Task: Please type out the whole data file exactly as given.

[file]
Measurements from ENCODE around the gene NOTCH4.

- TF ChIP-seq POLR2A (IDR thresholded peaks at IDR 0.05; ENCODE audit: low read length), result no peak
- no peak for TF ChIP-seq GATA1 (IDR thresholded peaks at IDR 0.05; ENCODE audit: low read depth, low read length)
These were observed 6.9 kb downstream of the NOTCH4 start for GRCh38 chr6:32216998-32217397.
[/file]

Measurements from ENCODE around the gene NOTCH4.

- TF ChIP-seq POLR2A (IDR thresholded peaks at IDR 0.05; ENCODE audit: low read length), result no peak
- no peak for TF ChIP-seq GATA1 (IDR thresholded peaks at IDR 0.05; ENCODE audit: low read depth, low read length)
These were observed 6.9 kb downstream of the NOTCH4 start for GRCh38 chr6:32216998-32217397.